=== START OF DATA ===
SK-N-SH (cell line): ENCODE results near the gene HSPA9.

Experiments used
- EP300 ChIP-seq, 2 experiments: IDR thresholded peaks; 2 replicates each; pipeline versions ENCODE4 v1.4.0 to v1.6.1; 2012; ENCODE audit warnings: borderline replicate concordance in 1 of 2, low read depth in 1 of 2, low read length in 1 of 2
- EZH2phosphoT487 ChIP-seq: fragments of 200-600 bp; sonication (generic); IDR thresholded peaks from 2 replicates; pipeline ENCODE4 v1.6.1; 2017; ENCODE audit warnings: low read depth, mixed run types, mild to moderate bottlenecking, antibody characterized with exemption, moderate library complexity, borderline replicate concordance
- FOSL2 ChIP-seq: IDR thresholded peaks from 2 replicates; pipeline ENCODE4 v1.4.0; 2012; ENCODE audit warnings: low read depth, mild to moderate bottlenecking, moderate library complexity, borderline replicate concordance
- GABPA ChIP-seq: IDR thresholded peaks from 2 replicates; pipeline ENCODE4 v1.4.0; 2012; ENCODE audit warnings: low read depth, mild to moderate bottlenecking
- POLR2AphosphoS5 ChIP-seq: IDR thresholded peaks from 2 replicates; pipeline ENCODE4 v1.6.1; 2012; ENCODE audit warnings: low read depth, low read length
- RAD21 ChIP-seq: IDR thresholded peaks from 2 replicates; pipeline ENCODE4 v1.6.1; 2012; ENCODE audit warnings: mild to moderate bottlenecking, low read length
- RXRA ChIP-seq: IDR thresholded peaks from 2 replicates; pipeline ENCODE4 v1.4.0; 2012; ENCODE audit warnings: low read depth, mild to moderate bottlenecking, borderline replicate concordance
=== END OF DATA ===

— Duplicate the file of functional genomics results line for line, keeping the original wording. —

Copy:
SK-N-SH (cell line): ENCODE results near the gene HSPA9.

Experiments used
- EP300 ChIP-seq, 2 experiments: IDR thresholded peaks; 2 replicates each; pipeline versions ENCODE4 v1.4.0 to v1.6.1; 2012; ENCODE audit warnings: borderline replicate concordance in 1 of 2, low read depth in 1 of 2, low read length in 1 of 2
- EZH2phosphoT487 ChIP-seq: fragments of 200-600 bp; sonication (generic); IDR thresholded peaks from 2 replicates; pipeline ENCODE4 v1.6.1; 2017; ENCODE audit warnings: low read depth, mixed run types, mild to moderate bottlenecking, antibody characterized with exemption, moderate library complexity, borderline replicate concordance
- FOSL2 ChIP-seq: IDR thresholded peaks from 2 replicates; pipeline ENCODE4 v1.4.0; 2012; ENCODE audit warnings: low read depth, mild to moderate bottlenecking, moderate library complexity, borderline replicate concordance
- GABPA ChIP-seq: IDR thresholded peaks from 2 replicates; pipeline ENCODE4 v1.4.0; 2012; ENCODE audit warnings: low read depth, mild to moderate bottlenecking
- POLR2AphosphoS5 ChIP-seq: IDR thresholded peaks from 2 replicates; pipeline ENCODE4 v1.6.1; 2012; ENCODE audit warnings: low read depth, low read length
- RAD21 ChIP-seq: IDR thresholded peaks from 2 replicates; pipeline ENCODE4 v1.6.1; 2012; ENCODE audit warnings: mild to moderate bottlenecking, low read length
- RXRA ChIP-seq: IDR thresholded peaks from 2 replicates; pipeline ENCODE4 v1.4.0; 2012; ENCODE audit warnings: low read depth, mild to moderate bottlenecking, borderline replicate concordance